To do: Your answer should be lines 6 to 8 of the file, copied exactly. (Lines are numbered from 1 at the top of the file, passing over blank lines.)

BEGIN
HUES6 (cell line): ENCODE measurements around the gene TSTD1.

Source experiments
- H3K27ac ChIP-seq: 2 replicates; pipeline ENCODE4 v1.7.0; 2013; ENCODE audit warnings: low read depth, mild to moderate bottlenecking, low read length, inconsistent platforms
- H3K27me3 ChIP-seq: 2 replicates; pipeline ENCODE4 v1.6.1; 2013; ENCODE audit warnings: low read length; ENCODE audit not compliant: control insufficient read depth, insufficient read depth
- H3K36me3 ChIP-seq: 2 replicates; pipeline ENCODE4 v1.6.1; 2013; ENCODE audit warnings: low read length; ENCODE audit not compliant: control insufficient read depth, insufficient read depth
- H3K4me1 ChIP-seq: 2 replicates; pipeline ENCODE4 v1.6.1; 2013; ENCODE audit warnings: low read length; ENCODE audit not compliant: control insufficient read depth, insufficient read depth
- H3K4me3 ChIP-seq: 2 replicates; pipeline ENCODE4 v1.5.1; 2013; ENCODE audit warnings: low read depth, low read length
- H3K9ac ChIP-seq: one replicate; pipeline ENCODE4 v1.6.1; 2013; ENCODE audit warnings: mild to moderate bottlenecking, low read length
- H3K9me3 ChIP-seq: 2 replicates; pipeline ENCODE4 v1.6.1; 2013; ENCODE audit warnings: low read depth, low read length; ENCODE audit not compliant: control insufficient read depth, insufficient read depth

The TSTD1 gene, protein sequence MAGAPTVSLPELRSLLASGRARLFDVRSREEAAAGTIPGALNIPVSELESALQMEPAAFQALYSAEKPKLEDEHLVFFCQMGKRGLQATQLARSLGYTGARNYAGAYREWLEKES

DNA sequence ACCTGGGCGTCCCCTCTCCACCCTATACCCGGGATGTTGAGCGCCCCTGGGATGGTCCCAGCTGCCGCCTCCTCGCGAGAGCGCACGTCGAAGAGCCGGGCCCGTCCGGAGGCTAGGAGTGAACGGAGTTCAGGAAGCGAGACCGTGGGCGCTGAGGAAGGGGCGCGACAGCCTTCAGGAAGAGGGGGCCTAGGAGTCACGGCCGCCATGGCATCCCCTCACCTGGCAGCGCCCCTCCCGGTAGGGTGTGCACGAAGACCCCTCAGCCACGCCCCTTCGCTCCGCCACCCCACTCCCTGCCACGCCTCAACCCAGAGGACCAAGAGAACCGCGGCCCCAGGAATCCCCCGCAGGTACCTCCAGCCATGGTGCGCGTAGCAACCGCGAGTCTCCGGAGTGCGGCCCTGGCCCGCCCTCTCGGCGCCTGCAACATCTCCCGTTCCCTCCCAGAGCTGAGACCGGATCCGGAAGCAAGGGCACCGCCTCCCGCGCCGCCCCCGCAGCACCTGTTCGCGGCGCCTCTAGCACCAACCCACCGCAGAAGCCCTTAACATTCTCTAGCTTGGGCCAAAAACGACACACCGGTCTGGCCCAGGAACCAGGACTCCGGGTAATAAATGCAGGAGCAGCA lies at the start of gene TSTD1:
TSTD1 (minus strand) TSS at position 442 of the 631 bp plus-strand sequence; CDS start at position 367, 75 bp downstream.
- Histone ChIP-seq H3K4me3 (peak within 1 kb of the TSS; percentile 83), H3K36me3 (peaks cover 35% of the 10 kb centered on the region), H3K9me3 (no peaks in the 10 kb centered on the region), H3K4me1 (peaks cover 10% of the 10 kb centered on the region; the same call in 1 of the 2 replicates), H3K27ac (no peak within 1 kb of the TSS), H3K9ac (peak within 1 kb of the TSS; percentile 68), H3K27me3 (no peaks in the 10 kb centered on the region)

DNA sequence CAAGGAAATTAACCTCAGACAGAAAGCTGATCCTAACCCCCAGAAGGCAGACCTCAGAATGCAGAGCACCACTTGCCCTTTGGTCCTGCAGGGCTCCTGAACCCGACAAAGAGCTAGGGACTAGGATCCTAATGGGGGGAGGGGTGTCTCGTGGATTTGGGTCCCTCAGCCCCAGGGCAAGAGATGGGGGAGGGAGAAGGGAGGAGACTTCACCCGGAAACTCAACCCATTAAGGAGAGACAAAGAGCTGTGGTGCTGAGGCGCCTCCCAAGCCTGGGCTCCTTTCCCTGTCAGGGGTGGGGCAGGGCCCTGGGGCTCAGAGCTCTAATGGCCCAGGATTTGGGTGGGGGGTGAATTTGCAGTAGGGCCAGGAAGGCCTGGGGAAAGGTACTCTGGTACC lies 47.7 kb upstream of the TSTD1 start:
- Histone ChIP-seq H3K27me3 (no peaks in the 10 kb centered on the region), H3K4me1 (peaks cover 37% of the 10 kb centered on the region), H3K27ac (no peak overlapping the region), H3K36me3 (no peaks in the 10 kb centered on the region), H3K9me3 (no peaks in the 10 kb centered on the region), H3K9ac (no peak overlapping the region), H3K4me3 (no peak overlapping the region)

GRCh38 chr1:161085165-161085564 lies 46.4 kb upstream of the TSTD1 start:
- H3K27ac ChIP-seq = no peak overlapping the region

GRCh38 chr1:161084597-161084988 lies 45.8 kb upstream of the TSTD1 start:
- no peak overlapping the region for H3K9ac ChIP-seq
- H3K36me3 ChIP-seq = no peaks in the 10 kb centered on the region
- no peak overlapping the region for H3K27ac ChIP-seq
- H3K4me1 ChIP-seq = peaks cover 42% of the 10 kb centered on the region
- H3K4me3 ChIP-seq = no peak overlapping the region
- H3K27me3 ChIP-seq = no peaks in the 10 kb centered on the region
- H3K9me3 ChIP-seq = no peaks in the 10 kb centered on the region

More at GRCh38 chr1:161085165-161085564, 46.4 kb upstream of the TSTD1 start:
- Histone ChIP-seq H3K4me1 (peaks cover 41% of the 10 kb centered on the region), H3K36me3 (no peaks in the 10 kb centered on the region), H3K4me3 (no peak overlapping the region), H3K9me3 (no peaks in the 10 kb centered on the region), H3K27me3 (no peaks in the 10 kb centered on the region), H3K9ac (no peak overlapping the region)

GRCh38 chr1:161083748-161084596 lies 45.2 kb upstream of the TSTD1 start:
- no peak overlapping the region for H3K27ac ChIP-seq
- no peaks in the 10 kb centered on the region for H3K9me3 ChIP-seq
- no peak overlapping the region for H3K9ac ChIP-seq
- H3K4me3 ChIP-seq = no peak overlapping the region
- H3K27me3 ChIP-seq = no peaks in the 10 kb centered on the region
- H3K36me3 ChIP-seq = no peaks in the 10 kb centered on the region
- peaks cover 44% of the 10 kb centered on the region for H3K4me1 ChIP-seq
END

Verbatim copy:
- H3K4me1 ChIP-seq: 2 replicates; pipeline ENCODE4 v1.6.1; 2013; ENCODE audit warnings: low read length; ENCODE audit not compliant: control insufficient read depth, insufficient read depth
- H3K4me3 ChIP-seq: 2 replicates; pipeline ENCODE4 v1.5.1; 2013; ENCODE audit warnings: low read depth, low read length
- H3K9ac ChIP-seq: one replicate; pipeline ENCODE4 v1.6.1; 2013; ENCODE audit warnings: mild to moderate bottlenecking, low read length